Herzberg's Motivation Hygiene Theory

The psychologist Frederick Irving Herzberg (1923-2000) extended the work of Maslow and proposed a new motivation theory popularly known as Herzberg's Motivation Hygiene (Two-Factor) Theory.

Herzberg conducted a widely reported motivational study on 200 accountants and engineers employed by firms in and around western Pennsylvania. He asked these people to describe two important incidents at their jobs: (1) When did you feel particularly good about your job and (2) when did you feel exceptionally bad about your job. He used the critical incident method of obtaining data.

The responses when analysed were found quite interesting and fairly consistent. The replies respondents gave when they felt good about their jobs were significantly different from the replies given when they felt bad. Reported good feelings were generally associated with job satisfaction whereas bad feelings with job dissatisfaction. Herzberg labeled the job satisfiers motivators and he called job dissatisfies hygiene or maintenance factors. Taken together, the motivators and hygiene factors have become known as Herzberg's two-factor theory of motivation.

Frederick Herzberg: (Hygiene and Motivation Factors): Frederick Herzberg proposed that satisfaction and dissatisfaction at work resulted from Hygiene and Motivation factors.

Herzberg's motivational and hygiene factors have been shown in the Table 5.1.

According to Herzberg, the opposite of satisfaction is not dissatisfaction. The underlying reason, he says, is that removal of dissatisfying characteristics from a job does not necessarily make the job satisfying. He believes in the existence of a dual continuum. The opposite 'satisfaction' is 'no satisfaction' and the opposite of 'dissatisfaction' is 'no dissatisfaction'?

Table 5.1: Herzberg's Motivational and Hygiene Factors

Herzberg's Motivational and Hygiene Factors

*Because of its ubiquitous nature, salary commonly shows up as motivator as well as hygiene.

However, Herzberg's model is labeled with the following criticism :

1. People generally tend to take credit themselves when things go well. They blame failure on the external environment.

2. The theory basically explains job satisfaction not motivation.

3. Even job satisfaction is not measured on an overall basis. It is not unlikely that a person may dislike part of his/her job, still thinks the job acceptable.

4. This theory neglects situational variable to motive an individual. Regardless of criticisms, Herzberg's 'two-factor motivation theory' has been widely read and a few managers seem unfamiliar with his recommendations. The main use of his recommendations lies in planning and controlling of employees' work.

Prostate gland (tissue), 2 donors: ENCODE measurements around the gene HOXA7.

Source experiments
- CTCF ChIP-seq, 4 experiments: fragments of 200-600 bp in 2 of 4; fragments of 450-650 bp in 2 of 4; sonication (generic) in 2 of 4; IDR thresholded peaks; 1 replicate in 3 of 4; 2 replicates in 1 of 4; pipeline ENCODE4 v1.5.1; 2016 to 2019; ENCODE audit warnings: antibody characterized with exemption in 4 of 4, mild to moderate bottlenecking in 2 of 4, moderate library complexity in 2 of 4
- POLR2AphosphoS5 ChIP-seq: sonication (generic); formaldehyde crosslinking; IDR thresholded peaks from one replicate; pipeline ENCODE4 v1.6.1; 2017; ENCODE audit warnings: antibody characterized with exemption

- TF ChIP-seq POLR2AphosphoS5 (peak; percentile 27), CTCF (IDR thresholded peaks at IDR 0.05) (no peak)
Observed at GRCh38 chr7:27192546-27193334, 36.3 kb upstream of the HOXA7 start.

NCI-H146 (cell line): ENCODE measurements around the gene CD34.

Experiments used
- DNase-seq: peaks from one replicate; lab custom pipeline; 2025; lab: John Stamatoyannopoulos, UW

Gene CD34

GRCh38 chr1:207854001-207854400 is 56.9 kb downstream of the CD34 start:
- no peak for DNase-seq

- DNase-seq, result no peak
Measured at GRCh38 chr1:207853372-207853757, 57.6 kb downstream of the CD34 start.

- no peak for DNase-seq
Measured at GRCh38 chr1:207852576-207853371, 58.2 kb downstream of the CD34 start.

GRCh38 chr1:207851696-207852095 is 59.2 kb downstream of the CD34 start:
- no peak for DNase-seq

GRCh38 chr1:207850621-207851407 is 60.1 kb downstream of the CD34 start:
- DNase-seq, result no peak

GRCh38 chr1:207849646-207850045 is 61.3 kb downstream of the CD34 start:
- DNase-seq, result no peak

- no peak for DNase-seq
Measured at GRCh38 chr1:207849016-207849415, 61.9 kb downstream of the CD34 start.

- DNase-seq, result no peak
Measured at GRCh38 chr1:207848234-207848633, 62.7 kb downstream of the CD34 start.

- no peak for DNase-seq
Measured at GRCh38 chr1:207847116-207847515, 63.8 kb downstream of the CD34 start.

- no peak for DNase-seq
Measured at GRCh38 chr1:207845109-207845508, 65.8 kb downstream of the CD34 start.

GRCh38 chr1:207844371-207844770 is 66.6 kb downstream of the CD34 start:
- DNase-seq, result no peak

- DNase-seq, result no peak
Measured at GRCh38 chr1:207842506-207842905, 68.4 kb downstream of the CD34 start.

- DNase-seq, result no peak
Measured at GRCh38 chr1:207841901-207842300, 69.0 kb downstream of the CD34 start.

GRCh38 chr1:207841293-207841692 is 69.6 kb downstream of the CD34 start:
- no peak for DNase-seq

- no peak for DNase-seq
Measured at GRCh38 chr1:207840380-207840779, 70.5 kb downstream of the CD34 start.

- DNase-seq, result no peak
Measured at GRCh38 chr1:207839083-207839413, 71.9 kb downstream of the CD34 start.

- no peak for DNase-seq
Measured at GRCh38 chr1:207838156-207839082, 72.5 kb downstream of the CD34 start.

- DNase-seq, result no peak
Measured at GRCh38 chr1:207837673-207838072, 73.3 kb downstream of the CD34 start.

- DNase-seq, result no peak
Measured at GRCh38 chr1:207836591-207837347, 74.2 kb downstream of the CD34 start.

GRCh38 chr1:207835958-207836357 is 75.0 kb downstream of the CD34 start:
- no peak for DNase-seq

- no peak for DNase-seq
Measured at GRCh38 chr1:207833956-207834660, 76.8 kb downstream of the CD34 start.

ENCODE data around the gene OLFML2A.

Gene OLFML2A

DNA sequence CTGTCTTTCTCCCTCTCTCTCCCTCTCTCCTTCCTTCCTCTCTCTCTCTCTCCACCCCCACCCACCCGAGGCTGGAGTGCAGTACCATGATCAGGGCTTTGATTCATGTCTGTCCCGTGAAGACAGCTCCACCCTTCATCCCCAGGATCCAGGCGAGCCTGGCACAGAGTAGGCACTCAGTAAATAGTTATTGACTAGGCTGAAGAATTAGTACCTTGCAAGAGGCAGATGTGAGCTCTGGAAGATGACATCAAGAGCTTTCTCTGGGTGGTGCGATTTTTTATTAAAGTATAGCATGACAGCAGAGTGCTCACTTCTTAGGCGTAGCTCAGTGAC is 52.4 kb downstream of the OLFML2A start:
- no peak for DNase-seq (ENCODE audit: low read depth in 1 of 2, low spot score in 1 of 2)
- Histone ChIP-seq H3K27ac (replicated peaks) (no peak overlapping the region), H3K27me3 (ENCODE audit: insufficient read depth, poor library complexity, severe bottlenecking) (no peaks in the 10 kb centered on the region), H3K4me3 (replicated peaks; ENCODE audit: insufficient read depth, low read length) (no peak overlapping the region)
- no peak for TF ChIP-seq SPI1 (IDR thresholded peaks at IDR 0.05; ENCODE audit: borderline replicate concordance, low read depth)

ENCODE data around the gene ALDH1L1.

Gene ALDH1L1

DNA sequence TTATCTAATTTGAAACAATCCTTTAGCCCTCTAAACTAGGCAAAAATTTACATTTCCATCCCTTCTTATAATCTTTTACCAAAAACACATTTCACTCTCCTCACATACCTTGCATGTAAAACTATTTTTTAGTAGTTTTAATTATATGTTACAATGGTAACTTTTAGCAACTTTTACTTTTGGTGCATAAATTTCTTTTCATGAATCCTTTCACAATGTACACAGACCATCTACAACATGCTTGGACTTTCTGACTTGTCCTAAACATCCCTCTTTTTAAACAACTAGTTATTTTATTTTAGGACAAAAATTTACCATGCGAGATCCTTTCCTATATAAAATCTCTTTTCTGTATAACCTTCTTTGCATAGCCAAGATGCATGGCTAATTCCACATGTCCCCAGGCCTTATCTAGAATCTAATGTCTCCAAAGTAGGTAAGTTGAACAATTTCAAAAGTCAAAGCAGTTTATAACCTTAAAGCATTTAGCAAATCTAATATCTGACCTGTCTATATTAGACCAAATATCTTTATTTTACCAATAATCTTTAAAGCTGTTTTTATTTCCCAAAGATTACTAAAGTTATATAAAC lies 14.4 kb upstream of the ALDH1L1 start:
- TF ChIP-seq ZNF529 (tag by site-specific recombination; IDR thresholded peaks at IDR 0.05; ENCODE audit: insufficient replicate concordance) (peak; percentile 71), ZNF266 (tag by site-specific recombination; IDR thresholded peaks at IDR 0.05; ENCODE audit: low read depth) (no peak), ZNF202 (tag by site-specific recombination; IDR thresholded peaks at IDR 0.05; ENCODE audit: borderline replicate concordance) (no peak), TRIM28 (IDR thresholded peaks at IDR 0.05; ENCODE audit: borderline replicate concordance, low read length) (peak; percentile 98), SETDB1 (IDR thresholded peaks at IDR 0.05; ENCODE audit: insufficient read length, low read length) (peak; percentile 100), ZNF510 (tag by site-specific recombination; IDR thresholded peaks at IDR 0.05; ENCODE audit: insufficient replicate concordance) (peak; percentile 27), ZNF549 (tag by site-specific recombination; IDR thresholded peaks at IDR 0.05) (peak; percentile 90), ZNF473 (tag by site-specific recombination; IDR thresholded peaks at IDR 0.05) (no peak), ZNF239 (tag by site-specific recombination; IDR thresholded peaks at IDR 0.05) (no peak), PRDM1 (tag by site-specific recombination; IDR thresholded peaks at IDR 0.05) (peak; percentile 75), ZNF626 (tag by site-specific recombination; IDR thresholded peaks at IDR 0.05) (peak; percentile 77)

Distinction between Maslow's and Herzberg's Theories

Both Maslow and Herzberg theories focus on motivational factors. However, both differ from each other in their approaches. As discussed earlier, Maslow's motivation theory is based on the hierarchy of needs. According to this theory, only unsatisfied needs motivate individuals. Once a need is satisfied, it ceases to be a motivating factor. But, Herzberg's motivation theory is based on motivational and hygiene or maintenance factors. According to Herzberg, hygiene or maintenance factors prevent job dissatisfaction but do not provide motivation to workers. In his view, Maslow's lower order needs like physiological, safety and social needs act as hygiene or maintenance factors.

Comparison of Herzberg and Maslow Models : Both the models are dealing with the same problem. Maslow talks in term of human needs whereas Herzberg talks of goals which satisfy those needs. Maslow describes various factors which impel a person to behave as he does whereas Herzberg tells us what makes a man satisfied or dissatisfied with his job, which depends very much on factors available on or off the job. Both models represent the two sides of the same coin.

Maslow is helpful in identifying needs or motives and Herzberg provides us with insights into goals and incentives that tend to satisfy these needs. If we know the high strength needs (Maslow Theory) of individual which we want to influence, then we should be able to determine what goals (Herzberg) we could provide in the situation to motivate those individuals. On the other hand, if we know the goals of the people, the want to satisfy, we can very well predict their high priority needs. Hersey and Blanchard have combined these two things (needs and goals). Physiological, safety, social and part of the esteem and status needs under Maslow Model are all hygiene factors under Herzberg model. The esteem needs are divided because there is a different between status and recognition. Status may be classified with physiological, safety and social needs as a hygiene factor while recognition is classified with esteem as a motivational factors.

Keith Davis has shown integrated relationship between Maslow's theory and Herzberg's theory as shown below :

A Comparison of Maslow's Need-Priority Model with Herzberg's Motivation-Maintenance Model.

Fig. 5.5: A Comparison of Maslow's Need-Priority Model with Herzberg's Motivation-Maintenance Model.

The relationship between Motivation Hygiene Theory (Herzberg) and Hierarchy of Needs Theory (Maslow).

Fig. 5.6: The relationship between Motivation Hygiene Theory (Herzberg) and Hierarchy of Needs Theory (Maslow).

 
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